Impermissible Disclosures of Patient Health Records

The HIPAA Privacy Rule permits patients to obtain a copy of their health records on request or have their records provided to a nominated third party such as a personal representative or other individual. If not collected in person by the patient, the third party must have been given authorization by the patient – on a HIPAA authorization form – to receive the records before they can be released.

Prior to providing copies of patient health records, healthcare employees must verify the identity of the patient or the person collecting the records and must ensure records are only released to an individual authorized to receive them. Care must also be taken to ensure that the correct patient’s records are released.

Downloading PHI onto Unauthorized Devices

It can be difficult for healthcare IT departments to keep track of all devices that connect to the network, given how many different devices have network access. Ensuring those devices are secured can be an even bigger problem, yet this is a requirement for HIPAA compliance.

Employees need to be aware that there are privacy and security risks associated with downloading ePHI to unauthorized portable electronic devices. Not only does this increase the risk of an accidental disclosure of ePHI – in the event that the device is lost or stolen – it could also be viewed as theft and a HIPAA violation.

Providing Unauthorized Access to Medical Records

It is the responsibility of the covered entity to ensure that access to patient health information and medical records is only given to authorized individuals. This is achieved by implementing access controls via unique logins.

Employees have a responsibility to ensure that they do not give access to health information to co-workers who many not have the same access rights. The sharing of login credentials could not only result in an impermissible disclosure of ePHI, any actions taken by that employee would be attributed to the individual whose login credentials were used to gain access.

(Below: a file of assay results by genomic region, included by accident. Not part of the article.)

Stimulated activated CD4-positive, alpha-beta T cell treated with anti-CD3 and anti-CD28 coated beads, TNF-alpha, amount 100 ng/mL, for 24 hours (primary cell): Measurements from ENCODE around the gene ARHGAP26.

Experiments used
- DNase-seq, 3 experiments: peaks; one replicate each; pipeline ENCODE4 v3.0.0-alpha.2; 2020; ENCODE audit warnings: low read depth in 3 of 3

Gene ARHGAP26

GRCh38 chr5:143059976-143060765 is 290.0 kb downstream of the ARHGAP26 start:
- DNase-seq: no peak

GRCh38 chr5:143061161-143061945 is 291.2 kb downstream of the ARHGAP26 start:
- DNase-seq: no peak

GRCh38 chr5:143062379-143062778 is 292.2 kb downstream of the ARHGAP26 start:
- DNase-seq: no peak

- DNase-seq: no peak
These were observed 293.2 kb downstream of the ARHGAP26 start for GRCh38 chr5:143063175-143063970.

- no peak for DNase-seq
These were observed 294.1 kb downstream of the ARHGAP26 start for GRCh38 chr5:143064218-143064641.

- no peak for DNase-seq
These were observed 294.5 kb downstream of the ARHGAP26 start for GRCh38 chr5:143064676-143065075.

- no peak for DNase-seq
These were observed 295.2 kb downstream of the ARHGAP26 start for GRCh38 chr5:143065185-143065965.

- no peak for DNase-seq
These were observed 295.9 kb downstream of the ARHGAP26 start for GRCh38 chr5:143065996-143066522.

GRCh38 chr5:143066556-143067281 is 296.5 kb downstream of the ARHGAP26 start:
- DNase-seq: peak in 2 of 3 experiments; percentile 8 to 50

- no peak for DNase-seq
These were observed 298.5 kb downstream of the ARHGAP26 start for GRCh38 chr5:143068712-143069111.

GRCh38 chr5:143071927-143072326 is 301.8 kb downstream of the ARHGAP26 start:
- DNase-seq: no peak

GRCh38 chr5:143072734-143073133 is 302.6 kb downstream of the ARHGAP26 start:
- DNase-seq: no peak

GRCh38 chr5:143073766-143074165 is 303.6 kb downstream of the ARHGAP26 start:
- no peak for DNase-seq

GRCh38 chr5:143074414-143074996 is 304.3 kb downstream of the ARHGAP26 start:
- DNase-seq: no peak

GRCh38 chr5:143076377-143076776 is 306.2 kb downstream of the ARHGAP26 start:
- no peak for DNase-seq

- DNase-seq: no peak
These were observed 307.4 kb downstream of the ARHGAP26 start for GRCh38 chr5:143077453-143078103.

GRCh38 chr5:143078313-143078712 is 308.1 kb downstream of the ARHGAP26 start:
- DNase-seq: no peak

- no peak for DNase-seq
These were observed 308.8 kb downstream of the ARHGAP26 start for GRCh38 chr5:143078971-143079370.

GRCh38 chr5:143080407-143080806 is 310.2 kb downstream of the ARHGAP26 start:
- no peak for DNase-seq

What does it mean to “reduce risk to an appropriate and acceptable level”?

When potential risks and vulnerabilities are identified, covered entities and business associates have to decide what measures to implement according to the size, complexity, and capabilities of the organizations, the existing measures already in place, and the cost of implementing further measures in relation to the likelihood of a data breach and the scale of injury it would cause.

How is it possible to prevent employees snooping on healthcare records?

Although many cases of healthcare snooping are attributable to curiosity rather than malicious intent, all cases of healthcare snooping are HIPAA violations. To prevent employees snooping on healthcare records, covered entities should implement a program of training, ensure access privileges comply with the Minimum Necessary Standard, activate audit logs, and enforce sanctions.

If encryption is not mandatory, how can it be a HIPAA violation if records are unencrypted?

Although encryption is not mandatory, it is an addressable implementation specification of the Security Rule. This means organizations can only avoid implementing the requirement if it is not reasonable and appropriate in the circumstances, or if an alternative security measure is equally as effective. If organizations fail to implement encryption, they have to document the reasons why.

Why was the fine for denying patients access to health records so high?

In this particular case, the non-cooperation of the covered entity contributed to the size of the fine (you can read about the case here). Since this case, the CMS´ Meaningful Use program has evolved into the Promoting Interoperability program, and – in addition to being sanctioned for a HIPAA violation – any covered entity failing to provide health records in a timely manner could now also lose a percentage of their Medicare payments.


HIPAA Compliance Infographics

Author: Steve Alder has many years of experience as a journalist, and comes from a background in market research. He is a specialist on legal and regulatory affairs, and has several years of experience writing about HIPAA. Steve holds a B.Sc. from the University of Liverpool.